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    Dealing with disaster

    "Compensation," a Russian play based on the word-for-word recollections of Chernobyl survivors, airs feelings of sorrow and anger but may lack some of the impact of the original.


    "Compensation" is a play taken from the real statements of Chernobyl survivors after the nuclear disaster that killed thousands in Ukraine. In 1988, psychologist Adolph Kharash interviewed "Liquidators" from the city of Pripiat, near Chernobyl, who had helped with the cleanup after the accident, collecting the memories that are the basis of this play from Russia.

    Full title: Compensation: A Liturgy of Fact.
    Written by: Sergei Kurginian.
    Directed by: Carolyn Kelson and Alexandra Lopez.
    Cast: Mary Kay Adams, Michael Aquino, Pia Caro, John Doerner, Margo Grib, Robert M. Jimenez, Laurie Muir, Candice Owens.
    Translated from Russian by: Carolyn Kelson with Alex and Helen Prokhorov.

    Related links: Official site
    Fringe Festival 2000

    • Fringe overview
    • Angry Little People
    • Charlie Victor Romeo
    • Compensation
    • Finally
    • The Monument
    • Thankless Jobs of the Apocalypse
    • Verbatim
    • Woman in the Animal Kingdom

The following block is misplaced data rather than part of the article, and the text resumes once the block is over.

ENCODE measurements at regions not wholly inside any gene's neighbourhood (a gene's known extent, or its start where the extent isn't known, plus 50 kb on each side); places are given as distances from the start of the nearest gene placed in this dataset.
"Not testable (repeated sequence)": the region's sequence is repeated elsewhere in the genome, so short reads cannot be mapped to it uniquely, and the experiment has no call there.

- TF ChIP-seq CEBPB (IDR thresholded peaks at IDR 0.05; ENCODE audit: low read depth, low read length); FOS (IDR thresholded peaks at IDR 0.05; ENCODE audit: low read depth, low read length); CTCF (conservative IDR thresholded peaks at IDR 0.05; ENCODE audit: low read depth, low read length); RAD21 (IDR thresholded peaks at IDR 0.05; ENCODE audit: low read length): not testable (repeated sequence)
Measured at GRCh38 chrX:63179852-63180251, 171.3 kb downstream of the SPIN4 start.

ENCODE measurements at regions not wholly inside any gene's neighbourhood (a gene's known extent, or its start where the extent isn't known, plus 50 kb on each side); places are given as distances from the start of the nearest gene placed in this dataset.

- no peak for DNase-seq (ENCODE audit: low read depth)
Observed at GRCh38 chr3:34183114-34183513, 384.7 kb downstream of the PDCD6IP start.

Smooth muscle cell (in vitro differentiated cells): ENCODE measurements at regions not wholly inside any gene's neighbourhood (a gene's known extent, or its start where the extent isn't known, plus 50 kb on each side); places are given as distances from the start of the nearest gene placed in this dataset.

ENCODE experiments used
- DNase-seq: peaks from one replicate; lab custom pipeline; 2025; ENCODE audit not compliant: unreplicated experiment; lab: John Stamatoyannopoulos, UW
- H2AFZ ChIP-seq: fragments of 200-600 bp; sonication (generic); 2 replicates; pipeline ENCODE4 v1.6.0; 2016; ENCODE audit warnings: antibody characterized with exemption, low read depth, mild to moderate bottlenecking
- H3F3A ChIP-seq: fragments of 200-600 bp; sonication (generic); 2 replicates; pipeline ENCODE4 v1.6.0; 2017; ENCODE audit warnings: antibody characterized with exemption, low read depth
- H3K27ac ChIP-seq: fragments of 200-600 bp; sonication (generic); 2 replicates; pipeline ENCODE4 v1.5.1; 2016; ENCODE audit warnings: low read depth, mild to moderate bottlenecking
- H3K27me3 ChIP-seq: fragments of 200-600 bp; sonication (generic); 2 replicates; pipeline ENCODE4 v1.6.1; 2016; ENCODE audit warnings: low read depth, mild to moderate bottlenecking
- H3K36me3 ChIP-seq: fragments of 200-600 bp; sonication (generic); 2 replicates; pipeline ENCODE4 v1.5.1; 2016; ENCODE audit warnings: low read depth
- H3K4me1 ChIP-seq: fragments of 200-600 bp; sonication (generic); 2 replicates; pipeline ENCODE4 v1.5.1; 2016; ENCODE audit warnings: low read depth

• Fringe 2001
    • Fringe 2001 listings
    Five women take the stage, dressed entirely in white scrubs, and give voice to the misery reflected in the survivors' descriptions — and the misery doesn't stop after the accident, it continues in what the women perceive as the indifference of the then-Soviet government and of their fellow citizens. One remembers being relocated to a new city and meeting her neighbor who noticed her ill health: "This one man says, 'Ah, Pripiat? In another two years you will be dead — and we will get your apartment!' "

    There's no denying the emotional impact of the horrifying stories from the Chernobyl disaster — and "Compensation" is staged imaginatively, with the white-clad women at several points mimicking their actions on the day of the invisible, almost unnoticed disaster and another time impersonating the flying neutrons in a nuclear reaction.

    Yet, their statements are chopped up into brief excerpts that sometimes aren't long enough and descriptive enough to give a deep sense of what the survivors' experience was like. And it seems likely that the play will have a much different impression on an American audience than it must have had on its original Russian audience. To an outsider, the strongest feeling from the play is one of grief and horror, and on this level it is effective but a bit weak in narrative structure. For Russians, however, the very expression of these emotions, in an accusatory tone toward the psychologist and by extension the state officials whose blunders contributed to thousands of horrible deaths, must have seemed brave and new.

    AUGUST 21, 2000

    Reader comments on Compensation:

  • Hello Margo - Good review!   from Fred Jackson, Feb 3, 2005

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